R.I.P. Brody Stevens

“I put my entire career on the line with every show” — Brody Stevens, late night Comedy Store set, 2011

Last we night we got the news that comedian Brody Stevens (b. 1970) had taken his own life.  Stevens was one of the more successful of the army of performance comedians who came out of the Lower East Side in the ’90s informally known as the Art Stars. We swam in the same pond for a few years, although not too near each other. He performed in my American Vaudeville Theatre once in 1999 during its Todo Con Nada run. That was my one interaction with him, beyond seeing him on stage and seeing him around from time to time. But dozens of my good friends were also among his; our pool of mutual friends and colleagues is no doubt in the hundreds. So there is a lot of sorrow and a lot of nostalgia here in New York. In L.A., where Brody has lived and worked for many years now, the blow is more immediate (Brody grew up there; his New York period only lasted three years, which seems strange to know now — he was very plugged-in here, at least in the alternative comedy scene). So, anyway, here in New York Brody’s death is excavating memories, not unlike the atomic blast that wakened The Beast from 20,000 Fathoms. In L.A., where he was plucked without warning from everybody’s midst, the feeling seems much rawer. There’s less distance; everybody “just saw him two days ago” as the saying goes.

But it’s not just LA that’s mourning him today. He has something of a national fan base through shows on Comedy Central and elsewhere, and guys like Patton Oswald and Zach Galifianakis were his comrades in arms. People have great affection for the persona Brody created, which was an exaggeration of his own temperament, an eagerness to please coupled with a heroic brazenness, a comical way of simultaneously revealing himself as a shlemiel while shaking it off. His high energy act seemed almost like a self-help infomercial, he’d self-consciously point out his own imperfection even as it was occurring, and then he’d roll out of his fall back to standing like a rodeo clown and go “ta da!” Most of the shallow obituaries I’ve read talk about how “upbeat” and “positive” he was, but when I look at clips of his act, and remember how he was IRL, he was more manic, like a raw nerve. He could be hard to watch, though it could also be endearing.

His final act (like Anthony Bourdain, he hung himself) reveals the struggle, the contradiction at the heart of his act. As anyone who has grappled with solo performance over a long period knows, it is as close to suicide as you can get, a kind of suicide metaphor, a suicide substitute, a suicide dry run. It’s an existential high wire act, throwing the only question that matters up to a plebiscite: “Do I have a right to exist?” Andy Kaufman actually did that on SNL once and got back the unthinkable answer “No!” And as a consequence he was barred from the show. So asking the question can be dangerous. Most people do what they can to avoid it. For most people of all kinds, in all situations, all of life is “Don’t ask, don’t tell; and nobody gets hurt.” But solo performers ASK. Social media has amplified that nightmarish predicament. At one time you only saw how you were doing over the course of your set, Now it is 24/7.  I’m not saying any of this has to do with Brody, incidentally. For some people, it’s chemical. And for all I know, Russian spies mistook him for someone else and assassinated him. I merely observe the line of work he was in…and the many public meltdowns of friends I have witnessed through this medium. The world can be cold and hard and unforgiving, even for folks who’ve enjoyed a good bit of fame.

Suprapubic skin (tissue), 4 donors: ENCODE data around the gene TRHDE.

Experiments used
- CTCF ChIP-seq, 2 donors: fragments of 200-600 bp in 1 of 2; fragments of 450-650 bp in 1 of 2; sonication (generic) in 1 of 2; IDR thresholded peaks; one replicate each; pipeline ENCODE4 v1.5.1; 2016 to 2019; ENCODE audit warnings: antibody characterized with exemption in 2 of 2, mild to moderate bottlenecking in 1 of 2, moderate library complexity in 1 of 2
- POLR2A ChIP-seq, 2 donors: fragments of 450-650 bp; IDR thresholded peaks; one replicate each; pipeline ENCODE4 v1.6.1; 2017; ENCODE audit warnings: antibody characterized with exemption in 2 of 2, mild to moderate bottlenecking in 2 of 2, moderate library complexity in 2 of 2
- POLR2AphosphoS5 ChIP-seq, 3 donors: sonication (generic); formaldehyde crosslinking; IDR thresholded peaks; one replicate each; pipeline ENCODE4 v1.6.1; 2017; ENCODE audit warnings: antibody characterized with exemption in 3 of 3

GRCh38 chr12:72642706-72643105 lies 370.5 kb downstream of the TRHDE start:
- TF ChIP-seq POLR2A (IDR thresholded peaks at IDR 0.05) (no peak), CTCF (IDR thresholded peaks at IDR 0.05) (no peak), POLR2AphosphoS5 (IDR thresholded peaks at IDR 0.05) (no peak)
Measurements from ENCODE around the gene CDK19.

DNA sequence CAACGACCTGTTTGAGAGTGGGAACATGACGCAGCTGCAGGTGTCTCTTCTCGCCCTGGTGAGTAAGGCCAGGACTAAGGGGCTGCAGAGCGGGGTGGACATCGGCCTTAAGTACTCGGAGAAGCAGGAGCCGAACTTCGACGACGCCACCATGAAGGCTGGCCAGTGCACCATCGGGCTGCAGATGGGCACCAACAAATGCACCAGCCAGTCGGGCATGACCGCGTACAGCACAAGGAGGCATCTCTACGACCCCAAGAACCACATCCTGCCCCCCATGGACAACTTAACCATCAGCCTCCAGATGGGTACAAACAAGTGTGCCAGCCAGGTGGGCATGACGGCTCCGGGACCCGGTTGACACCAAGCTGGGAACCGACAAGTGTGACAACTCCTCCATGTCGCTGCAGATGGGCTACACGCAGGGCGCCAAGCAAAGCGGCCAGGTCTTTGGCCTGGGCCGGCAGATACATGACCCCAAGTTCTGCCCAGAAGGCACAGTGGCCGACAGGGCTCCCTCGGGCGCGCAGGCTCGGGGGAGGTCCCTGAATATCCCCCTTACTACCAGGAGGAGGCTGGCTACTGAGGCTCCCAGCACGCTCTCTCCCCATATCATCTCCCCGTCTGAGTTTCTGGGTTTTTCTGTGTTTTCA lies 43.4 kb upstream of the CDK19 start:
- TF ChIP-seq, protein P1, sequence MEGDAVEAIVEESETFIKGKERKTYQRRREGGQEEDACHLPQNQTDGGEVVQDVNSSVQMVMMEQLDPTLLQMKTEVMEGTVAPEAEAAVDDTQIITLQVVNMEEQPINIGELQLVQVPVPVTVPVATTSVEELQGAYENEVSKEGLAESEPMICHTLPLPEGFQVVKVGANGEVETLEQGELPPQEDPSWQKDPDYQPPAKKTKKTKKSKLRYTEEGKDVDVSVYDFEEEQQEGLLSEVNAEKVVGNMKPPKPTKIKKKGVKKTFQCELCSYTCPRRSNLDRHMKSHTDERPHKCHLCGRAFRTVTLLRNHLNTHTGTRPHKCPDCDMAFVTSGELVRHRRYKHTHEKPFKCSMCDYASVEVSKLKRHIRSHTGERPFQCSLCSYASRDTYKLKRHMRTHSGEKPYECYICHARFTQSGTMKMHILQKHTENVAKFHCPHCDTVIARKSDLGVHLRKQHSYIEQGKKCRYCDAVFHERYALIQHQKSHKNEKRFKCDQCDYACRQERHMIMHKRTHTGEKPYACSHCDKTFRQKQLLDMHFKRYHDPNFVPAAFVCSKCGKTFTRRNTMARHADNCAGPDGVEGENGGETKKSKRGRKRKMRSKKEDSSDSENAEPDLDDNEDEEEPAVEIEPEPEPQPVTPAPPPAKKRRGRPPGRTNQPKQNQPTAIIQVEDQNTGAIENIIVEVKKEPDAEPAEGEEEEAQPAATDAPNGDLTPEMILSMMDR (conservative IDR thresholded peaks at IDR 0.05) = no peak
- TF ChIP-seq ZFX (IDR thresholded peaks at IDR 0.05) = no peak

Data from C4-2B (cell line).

In watching clips of Brody’s performances this morning I was reminded again of the title of that Beckett play: “I Can’t Go On…I’ll Go On.” Beckett is about solitude, the individual self surrounded by blackness. Friends are supposed to cushion us from that realization, but as various other playwrights from Shakespeare (Timon of Athens) to Albee (A Delicate Balance) have pointed out, for some people maybe even friends don’t exist. Naturally, Brody had a million friends, I’m not saying he didn’t. But there can be times when friends are not enough, when you have to muster inner resources just to function. Sometimes even laughter and applause can’t help you do that. There’s a school of thought that says if you smile, though you may not initially feel like it, the smile itself will work some physiological magic and make you feel happy. But what of the day when you lack the strength to smile?